10 ways I’ve become the parent I swore I’d never be


Last week, while my daughter and I were outside enjoying some sunshine before that ugly thing called winter arrives, we ran into a gal I befriended at the grocery store last Summer.

Yes, I’ve been known to exchange digits with fellow moms after nothing more than a head nod in the produce department.

Admittedly, we’ve completely lost contact with each other over the last several months and, if I’m going to be perfectly honest with you (why hold back now, right?), I had all but forgotten about her.

After we’d exchanged pleasantries and our daughters were happily touching and licking every surface in sight, I turned to ask her what was new and exciting in her life, and was struck by how different she looked. She was a shell of the person I remember – her clothes hung on her, the bags under her eyes no longer qualify for carry-on status on major airlines, and she only laughed at, like, 2 of my jokes.

It was really awkward.

For fear that something really horrible had happened and I would put my foot in my mouth (as I often do), I kept my mouth shut and let her lead the conversation. Sure enough, she eventually broke down and told me her 2-year-old is still waking up several times a night, and while I wanted nothing more than to take her into my arms and rock her to sleep on that park bench, experience has taught me people respond better when I’m less grabby with them. So I remained seated and just listened to her. And when she quickly wiped a tear from her face and abruptly changed the subject, I let it drop.

As I was draining my first glass of wine later that night (hey, we all have our own coping mechanisms), I started berating myself for not offering her more support. Why didn’t I give her that hug, invite her over for a cocktail, or offer to start a blog for her? But then I remembered how it feels when you’re surrounded by people who seemingly know what they’re doing while you feel like you’re drowning, and I realized the best thing I can do for her is reignite our (non-existent) friendship and just be there for her.

And maybe, if she takes me up on that glass of wine one day, I’ll tell her some of my own secrets.

Closeup of a stressed young woman shouting against blue background

1. After judging that over-privileged friend of mine who lectured me to throw Pantley, Waldburger, and Weissbluth in the trash and hire myself some hands-on help with sleep training, I now have to restrain myself from shoving the name of my amazing sleep coach down everyone’s neck.

2. I haven’t left the house after 7 pm in over 10 months, let alone gone on a date with my husband.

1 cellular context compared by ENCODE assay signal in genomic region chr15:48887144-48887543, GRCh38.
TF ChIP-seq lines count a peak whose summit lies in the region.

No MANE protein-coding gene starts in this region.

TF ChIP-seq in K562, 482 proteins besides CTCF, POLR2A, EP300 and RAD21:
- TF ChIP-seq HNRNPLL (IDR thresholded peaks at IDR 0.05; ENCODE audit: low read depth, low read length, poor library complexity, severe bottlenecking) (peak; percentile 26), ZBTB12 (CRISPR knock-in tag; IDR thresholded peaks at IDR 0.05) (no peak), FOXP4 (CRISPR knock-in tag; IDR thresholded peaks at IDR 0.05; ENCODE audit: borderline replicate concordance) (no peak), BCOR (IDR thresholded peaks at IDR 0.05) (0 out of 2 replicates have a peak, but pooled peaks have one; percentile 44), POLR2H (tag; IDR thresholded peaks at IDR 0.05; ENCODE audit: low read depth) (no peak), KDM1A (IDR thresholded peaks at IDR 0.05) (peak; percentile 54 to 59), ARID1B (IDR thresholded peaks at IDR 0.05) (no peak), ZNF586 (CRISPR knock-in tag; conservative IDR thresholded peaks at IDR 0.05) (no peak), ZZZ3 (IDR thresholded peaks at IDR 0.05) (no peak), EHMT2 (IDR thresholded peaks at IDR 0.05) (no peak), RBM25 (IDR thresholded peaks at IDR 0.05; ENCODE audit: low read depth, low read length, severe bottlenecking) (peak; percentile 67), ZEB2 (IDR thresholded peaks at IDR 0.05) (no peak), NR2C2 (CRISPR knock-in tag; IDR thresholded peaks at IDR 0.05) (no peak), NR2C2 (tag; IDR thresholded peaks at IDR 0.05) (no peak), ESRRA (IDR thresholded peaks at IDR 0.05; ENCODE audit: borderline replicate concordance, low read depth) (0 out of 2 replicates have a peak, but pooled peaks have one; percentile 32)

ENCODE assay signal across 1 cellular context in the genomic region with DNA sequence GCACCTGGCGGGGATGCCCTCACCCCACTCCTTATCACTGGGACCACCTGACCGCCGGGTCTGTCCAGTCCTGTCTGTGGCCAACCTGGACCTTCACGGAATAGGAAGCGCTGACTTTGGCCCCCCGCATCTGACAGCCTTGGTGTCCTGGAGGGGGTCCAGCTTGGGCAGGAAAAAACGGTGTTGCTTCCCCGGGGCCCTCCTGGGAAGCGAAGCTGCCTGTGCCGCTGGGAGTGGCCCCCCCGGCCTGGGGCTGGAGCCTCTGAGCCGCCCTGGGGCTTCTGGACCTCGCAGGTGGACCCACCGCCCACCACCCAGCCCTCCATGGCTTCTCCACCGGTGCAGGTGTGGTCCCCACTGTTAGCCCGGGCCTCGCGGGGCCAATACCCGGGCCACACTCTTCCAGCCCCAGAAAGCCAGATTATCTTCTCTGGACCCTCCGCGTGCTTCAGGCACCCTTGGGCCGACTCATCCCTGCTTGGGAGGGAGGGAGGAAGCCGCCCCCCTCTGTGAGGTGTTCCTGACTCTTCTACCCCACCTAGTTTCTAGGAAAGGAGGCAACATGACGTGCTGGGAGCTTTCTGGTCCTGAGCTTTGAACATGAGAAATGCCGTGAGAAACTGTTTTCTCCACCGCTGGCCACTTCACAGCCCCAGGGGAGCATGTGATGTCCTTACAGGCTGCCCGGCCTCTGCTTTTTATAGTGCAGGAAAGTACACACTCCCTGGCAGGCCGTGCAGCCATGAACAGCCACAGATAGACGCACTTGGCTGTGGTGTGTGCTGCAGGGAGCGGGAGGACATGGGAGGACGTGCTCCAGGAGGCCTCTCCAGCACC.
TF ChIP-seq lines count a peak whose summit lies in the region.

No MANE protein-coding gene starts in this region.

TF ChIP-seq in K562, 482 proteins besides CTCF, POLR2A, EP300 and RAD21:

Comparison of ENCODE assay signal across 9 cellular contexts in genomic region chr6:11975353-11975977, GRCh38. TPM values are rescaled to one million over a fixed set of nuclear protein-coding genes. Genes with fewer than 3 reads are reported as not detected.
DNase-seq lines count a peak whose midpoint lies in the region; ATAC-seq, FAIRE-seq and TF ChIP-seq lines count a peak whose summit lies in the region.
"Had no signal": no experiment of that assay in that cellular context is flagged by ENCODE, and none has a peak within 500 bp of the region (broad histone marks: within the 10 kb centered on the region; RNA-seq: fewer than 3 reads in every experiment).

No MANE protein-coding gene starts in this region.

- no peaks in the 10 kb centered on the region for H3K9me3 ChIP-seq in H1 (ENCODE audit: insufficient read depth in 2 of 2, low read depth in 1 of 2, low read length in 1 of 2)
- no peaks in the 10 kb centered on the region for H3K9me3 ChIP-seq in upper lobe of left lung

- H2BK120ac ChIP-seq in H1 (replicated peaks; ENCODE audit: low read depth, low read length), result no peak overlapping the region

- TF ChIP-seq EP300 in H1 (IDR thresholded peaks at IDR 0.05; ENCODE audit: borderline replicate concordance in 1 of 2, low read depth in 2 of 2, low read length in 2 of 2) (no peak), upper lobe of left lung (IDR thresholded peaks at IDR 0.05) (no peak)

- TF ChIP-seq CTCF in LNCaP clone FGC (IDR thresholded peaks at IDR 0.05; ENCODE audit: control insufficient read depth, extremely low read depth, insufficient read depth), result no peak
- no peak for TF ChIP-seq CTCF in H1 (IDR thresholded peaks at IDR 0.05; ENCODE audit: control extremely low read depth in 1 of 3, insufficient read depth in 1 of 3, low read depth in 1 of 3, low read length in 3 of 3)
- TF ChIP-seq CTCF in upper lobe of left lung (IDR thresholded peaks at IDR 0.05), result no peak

3. I let my picky eater watch cartoons on her LeapPad at breakfast. And sometimes at lunch.

4. I’m a helicopter parent. It’s true. I’m all up in this kid’s grill like nobody’s business (“put that down!”, “get away from that snotty-nosed little boy!”, “GET THAT OUT OF YOUR MOUTH!!!!”), and I have no idea how I’m going to cope when she starts school.

5. I talk to anyone who will listen to me – the gals at the liquor store, the woman who does my husband’s dry-cleaning, that cheerful parking lot attendant at our local grocery . . .

6. I spend a significant part of my day acting as my 2-year-old’s short-order cook (“oh, you DIDN’T want pancakes? How silly of me! Would waffles suit you better?!”).

7. I’ve all but lost contact with my friends without kids, and I cannot, for the life of me, remember what it feels like to have a girls’ night out. Is it still fun?

8. I say a lot of cutesy things, like, “Mommy’s gotta go potty!” and, “we need to go to the liquor store to buy Mommy’s Happy Juice!”

9. I secretly wish my daughter could be bribed with processed food and cake.

10. When someone talks to me about something other than picky eaters, naps, and poop, my eyes completely glass over and I catch myself trying to see if it is, in fact, possible to sleep with my eyes open.

How have YOU turned into the parent you swore you’d never be?

This post was originally featured over on My Life and Kids in April 2013, and I’m pleased to tell you we are now the proud owners of an awesome babysitter who allows us to leave the house after 7 pm once a month. Twice if we beg her hard enough.


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